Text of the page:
US5162128 *Nov 6, 1990Nov 10, 1992The Procter & Gamble CompanyIn a nutritionally effective amount, sweeeteners and water; flavor, nongelling
US5385748 *Oct 5, 1993Jan 31, 1995The Procter & Gamble CompanyBlend of propylene glycol alginate, xanthan, and guar gums; stable oil-in-water emulsions
US5478591 *May 12, 1995Dec 26, 1995Campina Melkunie B.V.Alcoholic beverage composition
US5624698 *Dec 12, 1995Apr 29, 1997The Procter & Gamble CompanyStable beverage fountain syrups containing oil phase and method of stabilizing fountain syrup oil phase
US5641532 *Dec 15, 1995Jun 24, 1997The Procter & Gamble CompanyDilute juice beverage comprising oil in water flavor or cloud emulsion, flavor solids, gellan gum, preservative, water soluble polyphosphate, water
US5792502 *May 9, 1997Aug 11, 1998The Procter & Gamble CompanyBeverages having stable flavor/cloud emulsions in the presence of polyphosphate-containing preservative systems and low levels of xanthan gum
US5807603 *Dec 19, 1996Sep 15, 1998The Coca Cola CompanyUsing propylene glycol alginate and sodium carboxymethylcellulose
US6383546May 12, 2000May 7, 2002Pacific Rim Marketing LimitedSteaming and comminuting apple pieces, adding pregelatinized cross-linked high amylopectin maize starch and xanthan gum to produce base; adding purees and juices to form beverage concentrates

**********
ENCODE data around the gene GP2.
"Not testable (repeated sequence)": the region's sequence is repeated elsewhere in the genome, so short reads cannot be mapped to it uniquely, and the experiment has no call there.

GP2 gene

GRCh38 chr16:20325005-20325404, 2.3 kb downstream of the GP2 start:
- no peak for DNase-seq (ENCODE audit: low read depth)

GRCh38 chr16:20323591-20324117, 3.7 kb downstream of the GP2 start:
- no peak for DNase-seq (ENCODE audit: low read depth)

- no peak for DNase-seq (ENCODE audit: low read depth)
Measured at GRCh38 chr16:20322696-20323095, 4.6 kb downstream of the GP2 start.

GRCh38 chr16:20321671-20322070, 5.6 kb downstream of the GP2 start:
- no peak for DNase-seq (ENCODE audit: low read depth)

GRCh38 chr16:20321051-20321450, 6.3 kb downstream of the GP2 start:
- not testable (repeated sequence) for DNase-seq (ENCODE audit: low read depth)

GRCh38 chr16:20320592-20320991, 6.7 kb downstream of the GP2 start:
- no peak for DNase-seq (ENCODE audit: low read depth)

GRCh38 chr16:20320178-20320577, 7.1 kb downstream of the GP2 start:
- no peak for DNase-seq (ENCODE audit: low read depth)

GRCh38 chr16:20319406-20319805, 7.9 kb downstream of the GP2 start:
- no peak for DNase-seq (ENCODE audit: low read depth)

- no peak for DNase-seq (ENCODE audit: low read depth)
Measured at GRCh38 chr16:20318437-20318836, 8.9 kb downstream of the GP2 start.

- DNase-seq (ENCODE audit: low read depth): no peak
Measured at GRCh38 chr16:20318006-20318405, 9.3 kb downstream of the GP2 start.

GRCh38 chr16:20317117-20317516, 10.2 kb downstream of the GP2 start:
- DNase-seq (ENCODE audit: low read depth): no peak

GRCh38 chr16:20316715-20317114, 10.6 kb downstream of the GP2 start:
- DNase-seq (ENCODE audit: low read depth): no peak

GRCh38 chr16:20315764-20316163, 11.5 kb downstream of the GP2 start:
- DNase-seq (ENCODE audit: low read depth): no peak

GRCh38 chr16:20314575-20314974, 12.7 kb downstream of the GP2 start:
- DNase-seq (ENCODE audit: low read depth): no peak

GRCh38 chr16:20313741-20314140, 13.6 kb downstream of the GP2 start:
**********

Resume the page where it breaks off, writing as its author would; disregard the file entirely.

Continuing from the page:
WO1998026675A2 *Dec 19, 1997Jun 25, 1998Coca Cola CoStabilizer system and method for lessening the separation of solids in juice-containing products
WO2012076578A1Dec 7, 2011Jun 14, 2012Nestec S.A.Foaming juice compositions
WO2012076579A1Dec 7, 2011Jun 14, 2012Nestec S.A.Foaming juice compositions
Classifications
U.S. Classification426/599, 426/330.5
International ClassificationA23L2/52
Cooperative ClassificationA23L2/52
European ClassificationA23L2/52
Legal Events
DateCodeEventDescription
Apr 30, 1996FPExpired due to failure to pay maintenance fee
Effective date: 19960221
Feb 18, 1996LAPSLapse for failure to pay maintenance fees
Sep 26, 1995REMIMaintenance fee reminder mailed
Jul 3, 1991FPAYFee payment
Year of fee payment: 8
Jun 23, 1987FPAYFee payment
Year of fee payment: 4